UGA ranks 15th in the nation for study abroad among doctoral/research institutions, according to the national Institute of International Education’s Open Doors 2011 list released Nov. 14. During the 2009-2010 school year, 1,994 UGA students studied globally.
Over the same time period, UGA ranked fourth in the nation in the number of students who participated in short-term programs (1,695 students). Additionally, 399 students chose a full semester or academic year abroad.
The Open Doors report is released each year during International Education Week, Nov. 14-18. The U.S. Departments of State and Education jointly sponsor the nationwide recognition.
“Study abroad is critical to students for a number of reasons,” said Kavita Pandit, associate provost for international education. “First, it forces students to listen, observe and reflect on what’s going on around them—all of which are critical to learning. They also experience personal growth and attain the quiet confidence that ‘I can do this,’ whether it’s to catch a bus or to learn a foreign language.
“Finally, study aboard gives them global skills and competencies that are critical for the work place” she also said. “There is no doubt that employers value study-abroad experience when they look at résumés.”
Change due to studying abroad isn’t limited to UGA students. The university sponsors more than 100 programs (running 60 to 80 of them in any given year) in 39 countries—including an every-other year trip to Antarctica—and faculty lead most of them.
“Teaching abroad opens up a lot of research opportunities for our faculty,” said study abroad director Kasee Laster. “I’ve had many faculty tell me that teaching abroad was the most personally satisfying and meaning opportunity of their careers.”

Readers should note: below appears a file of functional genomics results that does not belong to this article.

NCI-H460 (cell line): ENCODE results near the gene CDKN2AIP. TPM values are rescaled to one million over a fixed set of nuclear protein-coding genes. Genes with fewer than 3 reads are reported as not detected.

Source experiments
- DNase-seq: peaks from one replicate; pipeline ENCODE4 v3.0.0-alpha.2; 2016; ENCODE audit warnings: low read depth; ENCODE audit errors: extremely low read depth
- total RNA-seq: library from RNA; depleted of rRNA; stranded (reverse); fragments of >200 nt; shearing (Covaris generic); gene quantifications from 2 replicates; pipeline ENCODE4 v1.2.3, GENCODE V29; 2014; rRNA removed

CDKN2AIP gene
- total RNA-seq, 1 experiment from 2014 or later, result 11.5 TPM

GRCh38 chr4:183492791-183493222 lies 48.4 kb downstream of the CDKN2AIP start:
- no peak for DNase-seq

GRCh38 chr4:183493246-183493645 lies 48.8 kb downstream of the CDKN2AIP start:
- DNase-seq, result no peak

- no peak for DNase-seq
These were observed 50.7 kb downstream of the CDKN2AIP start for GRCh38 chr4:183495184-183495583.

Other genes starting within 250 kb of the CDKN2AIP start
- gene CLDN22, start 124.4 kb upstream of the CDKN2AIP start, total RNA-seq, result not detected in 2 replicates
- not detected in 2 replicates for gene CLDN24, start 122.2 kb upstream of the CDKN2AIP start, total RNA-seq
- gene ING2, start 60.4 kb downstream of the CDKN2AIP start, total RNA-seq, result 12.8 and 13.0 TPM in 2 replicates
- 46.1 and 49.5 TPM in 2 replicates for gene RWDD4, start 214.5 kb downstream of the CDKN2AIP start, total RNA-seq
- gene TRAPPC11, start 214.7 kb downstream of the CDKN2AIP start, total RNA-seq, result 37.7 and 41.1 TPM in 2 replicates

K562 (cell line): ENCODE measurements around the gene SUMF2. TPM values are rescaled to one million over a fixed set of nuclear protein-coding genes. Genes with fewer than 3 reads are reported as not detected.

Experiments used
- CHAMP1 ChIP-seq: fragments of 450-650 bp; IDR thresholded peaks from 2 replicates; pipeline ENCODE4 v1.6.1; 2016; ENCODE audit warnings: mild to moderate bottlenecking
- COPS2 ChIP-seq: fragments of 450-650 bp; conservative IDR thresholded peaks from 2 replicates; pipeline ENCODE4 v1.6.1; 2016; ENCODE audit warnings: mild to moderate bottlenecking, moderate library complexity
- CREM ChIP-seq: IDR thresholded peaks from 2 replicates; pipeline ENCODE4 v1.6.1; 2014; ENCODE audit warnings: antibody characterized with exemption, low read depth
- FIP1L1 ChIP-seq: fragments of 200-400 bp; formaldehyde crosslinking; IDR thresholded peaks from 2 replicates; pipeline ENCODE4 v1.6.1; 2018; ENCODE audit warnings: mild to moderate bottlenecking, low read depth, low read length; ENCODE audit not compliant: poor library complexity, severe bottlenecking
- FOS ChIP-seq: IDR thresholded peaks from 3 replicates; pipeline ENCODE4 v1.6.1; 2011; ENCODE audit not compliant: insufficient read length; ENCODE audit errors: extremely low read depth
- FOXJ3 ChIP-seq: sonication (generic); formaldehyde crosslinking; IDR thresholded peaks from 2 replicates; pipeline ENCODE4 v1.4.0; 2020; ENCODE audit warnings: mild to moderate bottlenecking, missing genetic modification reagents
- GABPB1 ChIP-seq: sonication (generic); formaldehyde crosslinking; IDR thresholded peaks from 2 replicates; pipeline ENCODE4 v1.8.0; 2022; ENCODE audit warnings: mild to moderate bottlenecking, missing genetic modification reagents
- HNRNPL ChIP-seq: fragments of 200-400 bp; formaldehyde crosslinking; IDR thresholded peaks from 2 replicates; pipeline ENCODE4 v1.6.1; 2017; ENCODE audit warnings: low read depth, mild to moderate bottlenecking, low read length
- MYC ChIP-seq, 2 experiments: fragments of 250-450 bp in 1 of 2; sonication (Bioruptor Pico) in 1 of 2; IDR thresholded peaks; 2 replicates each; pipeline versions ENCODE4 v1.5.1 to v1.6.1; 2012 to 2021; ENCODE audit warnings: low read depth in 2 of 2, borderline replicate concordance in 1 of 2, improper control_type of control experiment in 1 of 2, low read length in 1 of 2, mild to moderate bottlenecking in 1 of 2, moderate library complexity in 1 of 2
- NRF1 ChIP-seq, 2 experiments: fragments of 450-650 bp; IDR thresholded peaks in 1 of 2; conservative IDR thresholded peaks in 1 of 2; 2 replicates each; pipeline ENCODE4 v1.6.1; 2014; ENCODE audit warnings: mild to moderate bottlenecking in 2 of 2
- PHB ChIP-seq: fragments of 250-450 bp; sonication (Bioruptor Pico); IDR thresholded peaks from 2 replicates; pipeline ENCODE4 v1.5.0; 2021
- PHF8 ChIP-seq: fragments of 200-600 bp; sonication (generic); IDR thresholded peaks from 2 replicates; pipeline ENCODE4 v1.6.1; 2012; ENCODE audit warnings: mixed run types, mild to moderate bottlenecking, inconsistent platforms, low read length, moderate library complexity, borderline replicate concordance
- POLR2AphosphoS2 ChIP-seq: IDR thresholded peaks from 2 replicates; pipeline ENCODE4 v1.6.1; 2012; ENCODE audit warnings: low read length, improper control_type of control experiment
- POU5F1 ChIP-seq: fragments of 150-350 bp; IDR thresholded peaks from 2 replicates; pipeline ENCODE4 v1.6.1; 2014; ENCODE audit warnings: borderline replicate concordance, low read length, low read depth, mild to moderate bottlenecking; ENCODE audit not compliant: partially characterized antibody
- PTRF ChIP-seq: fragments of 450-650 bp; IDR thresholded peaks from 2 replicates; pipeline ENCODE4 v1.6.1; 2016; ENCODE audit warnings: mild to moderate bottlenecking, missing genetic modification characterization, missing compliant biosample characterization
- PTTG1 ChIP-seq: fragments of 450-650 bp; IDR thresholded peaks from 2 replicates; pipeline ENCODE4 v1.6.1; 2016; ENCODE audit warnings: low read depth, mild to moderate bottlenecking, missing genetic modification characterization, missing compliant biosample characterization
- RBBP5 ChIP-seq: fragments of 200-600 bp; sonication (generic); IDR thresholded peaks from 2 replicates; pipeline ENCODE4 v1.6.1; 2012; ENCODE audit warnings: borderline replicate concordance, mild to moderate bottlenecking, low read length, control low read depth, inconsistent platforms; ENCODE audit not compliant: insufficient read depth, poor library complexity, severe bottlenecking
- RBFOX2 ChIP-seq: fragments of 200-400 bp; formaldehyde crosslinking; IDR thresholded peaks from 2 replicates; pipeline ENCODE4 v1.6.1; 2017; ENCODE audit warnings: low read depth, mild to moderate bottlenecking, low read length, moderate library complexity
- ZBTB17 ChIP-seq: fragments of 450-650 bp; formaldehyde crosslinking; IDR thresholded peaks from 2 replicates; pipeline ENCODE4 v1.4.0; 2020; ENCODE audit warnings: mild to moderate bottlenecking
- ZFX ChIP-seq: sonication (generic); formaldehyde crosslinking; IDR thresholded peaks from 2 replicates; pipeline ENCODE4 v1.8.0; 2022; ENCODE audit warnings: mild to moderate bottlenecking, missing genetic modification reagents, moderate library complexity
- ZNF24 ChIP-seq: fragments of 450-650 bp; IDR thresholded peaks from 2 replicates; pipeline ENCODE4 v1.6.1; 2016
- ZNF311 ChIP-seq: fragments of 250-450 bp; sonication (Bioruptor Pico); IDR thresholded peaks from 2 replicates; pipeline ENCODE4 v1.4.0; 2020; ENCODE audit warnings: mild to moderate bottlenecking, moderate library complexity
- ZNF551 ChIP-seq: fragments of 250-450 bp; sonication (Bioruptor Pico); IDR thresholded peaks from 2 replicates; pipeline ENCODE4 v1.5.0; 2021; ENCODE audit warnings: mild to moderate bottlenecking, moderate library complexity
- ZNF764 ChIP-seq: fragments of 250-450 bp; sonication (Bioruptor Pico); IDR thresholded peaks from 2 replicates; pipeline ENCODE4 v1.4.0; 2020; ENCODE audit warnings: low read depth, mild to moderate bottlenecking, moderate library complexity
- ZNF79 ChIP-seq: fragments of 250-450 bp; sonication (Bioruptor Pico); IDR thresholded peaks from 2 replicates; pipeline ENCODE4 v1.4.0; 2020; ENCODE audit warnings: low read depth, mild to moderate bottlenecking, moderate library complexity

As study-abroad participation by both students and faculty increases, students are exploring less traveled countries in Africa andLatin America. And students in a greater variety of majors are learning globally as well.
Typically, the STEM fields—science, technology, engineering and medicine—are so structured that undergraduates had felt they didn’t have the time or ability to take their education beyond campus grounds. That’s changing, said Carolina Robinson, study-abroad coordinator in the College of Agricultural and Environmental Sciences.
“We have 11 to 14 programs, depending on the year, and they’re all science-based,” she said.
Through the college’s certificate program in international agriculture, she’s had an engineering major study in Spain and a pre-veterinary medicine student study in Thailand. Numbers of exchange students in the college also are increasing from an average of two to 10 this upcoming spring.
“It’s a great trend,” Robinson said. “Students are trying to find a more immersive experience.”
Through UGA, even short-term experiences are going deeper than the global lecture hall. Quint Newcomer, director of UGA Costa Rica, led a group of graduate students and faculty from UGA and the Nanjing Forestry University in China as they worked with the mayor and community leaders in Santa Elena, Costa Rica, on a sustainable design for its downtown.
Santa Elena has experienced explosive growth over the past several years; the town’s bus stop and taxi stands were so busy that they were blocking off a major thoroughfare. Town leaders recognized the problem and asked UGA for help. Working together, they came up with a design for the relocated central bus terminal, taxi stand, a network of small parks and a pedestrian greenway.
“Within a week, they had produced a phenomenal design,” Newcomer said. “It was an amazing cross-cultural sharing experience.”